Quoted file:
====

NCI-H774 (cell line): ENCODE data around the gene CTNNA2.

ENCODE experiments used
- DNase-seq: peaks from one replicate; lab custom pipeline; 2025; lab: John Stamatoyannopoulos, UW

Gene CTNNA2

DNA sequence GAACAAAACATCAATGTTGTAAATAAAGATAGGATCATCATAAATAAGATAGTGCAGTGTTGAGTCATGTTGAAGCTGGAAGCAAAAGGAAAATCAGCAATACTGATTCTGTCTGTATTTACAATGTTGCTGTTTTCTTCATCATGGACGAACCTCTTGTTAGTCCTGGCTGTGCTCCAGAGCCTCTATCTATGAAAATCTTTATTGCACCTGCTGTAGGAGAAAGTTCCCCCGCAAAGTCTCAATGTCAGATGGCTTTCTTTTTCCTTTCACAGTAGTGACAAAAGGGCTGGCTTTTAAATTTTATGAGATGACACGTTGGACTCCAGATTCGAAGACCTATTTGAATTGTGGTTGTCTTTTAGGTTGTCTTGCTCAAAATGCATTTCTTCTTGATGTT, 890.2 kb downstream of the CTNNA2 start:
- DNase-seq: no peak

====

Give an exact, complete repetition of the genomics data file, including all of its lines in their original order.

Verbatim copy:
NCI-H774 (cell line): ENCODE data around the gene CTNNA2.

ENCODE experiments used
- DNase-seq: peaks from one replicate; lab custom pipeline; 2025; lab: John Stamatoyannopoulos, UW

Gene CTNNA2

DNA sequence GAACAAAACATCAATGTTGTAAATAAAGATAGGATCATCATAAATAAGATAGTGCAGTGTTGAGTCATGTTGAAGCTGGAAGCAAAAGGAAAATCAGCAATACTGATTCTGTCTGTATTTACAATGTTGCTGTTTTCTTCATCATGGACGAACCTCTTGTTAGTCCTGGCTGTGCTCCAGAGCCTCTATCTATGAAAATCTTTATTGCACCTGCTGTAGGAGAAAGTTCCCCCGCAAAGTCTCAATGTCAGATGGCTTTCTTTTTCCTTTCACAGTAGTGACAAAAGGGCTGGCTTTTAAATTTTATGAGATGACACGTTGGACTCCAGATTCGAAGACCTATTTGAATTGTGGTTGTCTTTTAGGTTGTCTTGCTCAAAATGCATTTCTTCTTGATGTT, 890.2 kb downstream of the CTNNA2 start:
- DNase-seq: no peak